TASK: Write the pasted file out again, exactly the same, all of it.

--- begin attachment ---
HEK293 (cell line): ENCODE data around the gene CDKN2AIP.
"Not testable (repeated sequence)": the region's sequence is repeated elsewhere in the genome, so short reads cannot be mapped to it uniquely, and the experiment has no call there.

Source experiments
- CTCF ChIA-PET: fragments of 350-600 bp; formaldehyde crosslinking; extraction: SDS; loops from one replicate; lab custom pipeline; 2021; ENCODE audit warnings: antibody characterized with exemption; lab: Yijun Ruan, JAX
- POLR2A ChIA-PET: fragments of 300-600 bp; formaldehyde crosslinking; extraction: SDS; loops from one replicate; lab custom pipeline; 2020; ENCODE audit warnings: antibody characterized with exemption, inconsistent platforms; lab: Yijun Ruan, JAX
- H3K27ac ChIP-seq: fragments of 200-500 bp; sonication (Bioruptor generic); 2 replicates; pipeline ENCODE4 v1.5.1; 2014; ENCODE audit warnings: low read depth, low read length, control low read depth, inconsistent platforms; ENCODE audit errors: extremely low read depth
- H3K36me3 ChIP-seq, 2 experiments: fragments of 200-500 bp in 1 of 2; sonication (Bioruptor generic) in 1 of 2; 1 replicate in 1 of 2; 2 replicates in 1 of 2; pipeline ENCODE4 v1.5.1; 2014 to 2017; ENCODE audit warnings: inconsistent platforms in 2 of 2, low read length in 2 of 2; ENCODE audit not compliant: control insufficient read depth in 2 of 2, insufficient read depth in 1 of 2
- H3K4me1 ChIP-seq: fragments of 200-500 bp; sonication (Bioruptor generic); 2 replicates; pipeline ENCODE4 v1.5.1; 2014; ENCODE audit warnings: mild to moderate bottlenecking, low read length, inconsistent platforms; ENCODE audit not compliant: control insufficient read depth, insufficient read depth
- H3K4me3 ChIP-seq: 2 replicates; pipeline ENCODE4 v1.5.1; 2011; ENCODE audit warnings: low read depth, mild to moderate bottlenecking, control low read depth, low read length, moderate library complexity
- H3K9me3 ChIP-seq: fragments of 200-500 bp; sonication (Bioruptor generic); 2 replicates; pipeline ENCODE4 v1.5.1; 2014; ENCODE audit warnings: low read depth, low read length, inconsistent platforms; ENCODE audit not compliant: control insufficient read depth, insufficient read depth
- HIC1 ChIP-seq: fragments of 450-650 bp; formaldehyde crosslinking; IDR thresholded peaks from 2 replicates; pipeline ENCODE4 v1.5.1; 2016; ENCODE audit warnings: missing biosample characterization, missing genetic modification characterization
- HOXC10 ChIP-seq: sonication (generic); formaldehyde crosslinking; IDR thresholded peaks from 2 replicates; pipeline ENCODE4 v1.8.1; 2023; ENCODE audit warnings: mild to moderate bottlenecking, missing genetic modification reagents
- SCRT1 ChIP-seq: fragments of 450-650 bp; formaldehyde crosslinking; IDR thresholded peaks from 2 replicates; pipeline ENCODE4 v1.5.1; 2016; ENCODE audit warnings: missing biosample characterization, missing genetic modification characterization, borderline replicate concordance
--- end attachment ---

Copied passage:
HEK293 (cell line): ENCODE data around the gene CDKN2AIP.
"Not testable (repeated sequence)": the region's sequence is repeated elsewhere in the genome, so short reads cannot be mapped to it uniquely, and the experiment has no call there.

Source experiments
- CTCF ChIA-PET: fragments of 350-600 bp; formaldehyde crosslinking; extraction: SDS; loops from one replicate; lab custom pipeline; 2021; ENCODE audit warnings: antibody characterized with exemption; lab: Yijun Ruan, JAX
- POLR2A ChIA-PET: fragments of 300-600 bp; formaldehyde crosslinking; extraction: SDS; loops from one replicate; lab custom pipeline; 2020; ENCODE audit warnings: antibody characterized with exemption, inconsistent platforms; lab: Yijun Ruan, JAX
- H3K27ac ChIP-seq: fragments of 200-500 bp; sonication (Bioruptor generic); 2 replicates; pipeline ENCODE4 v1.5.1; 2014; ENCODE audit warnings: low read depth, low read length, control low read depth, inconsistent platforms; ENCODE audit errors: extremely low read depth
- H3K36me3 ChIP-seq, 2 experiments: fragments of 200-500 bp in 1 of 2; sonication (Bioruptor generic) in 1 of 2; 1 replicate in 1 of 2; 2 replicates in 1 of 2; pipeline ENCODE4 v1.5.1; 2014 to 2017; ENCODE audit warnings: inconsistent platforms in 2 of 2, low read length in 2 of 2; ENCODE audit not compliant: control insufficient read depth in 2 of 2, insufficient read depth in 1 of 2
- H3K4me1 ChIP-seq: fragments of 200-500 bp; sonication (Bioruptor generic); 2 replicates; pipeline ENCODE4 v1.5.1; 2014; ENCODE audit warnings: mild to moderate bottlenecking, low read length, inconsistent platforms; ENCODE audit not compliant: control insufficient read depth, insufficient read depth
- H3K4me3 ChIP-seq: 2 replicates; pipeline ENCODE4 v1.5.1; 2011; ENCODE audit warnings: low read depth, mild to moderate bottlenecking, control low read depth, low read length, moderate library complexity
- H3K9me3 ChIP-seq: fragments of 200-500 bp; sonication (Bioruptor generic); 2 replicates; pipeline ENCODE4 v1.5.1; 2014; ENCODE audit warnings: low read depth, low read length, inconsistent platforms; ENCODE audit not compliant: control insufficient read depth, insufficient read depth
- HIC1 ChIP-seq: fragments of 450-650 bp; formaldehyde crosslinking; IDR thresholded peaks from 2 replicates; pipeline ENCODE4 v1.5.1; 2016; ENCODE audit warnings: missing biosample characterization, missing genetic modification characterization
- HOXC10 ChIP-seq: sonication (generic); formaldehyde crosslinking; IDR thresholded peaks from 2 replicates; pipeline ENCODE4 v1.8.1; 2023; ENCODE audit warnings: mild to moderate bottlenecking, missing genetic modification reagents
- SCRT1 ChIP-seq: fragments of 450-650 bp; formaldehyde crosslinking; IDR thresholded peaks from 2 replicates; pipeline ENCODE4 v1.5.1; 2016; ENCODE audit warnings: missing biosample characterization, missing genetic modification characterization, borderline replicate concordance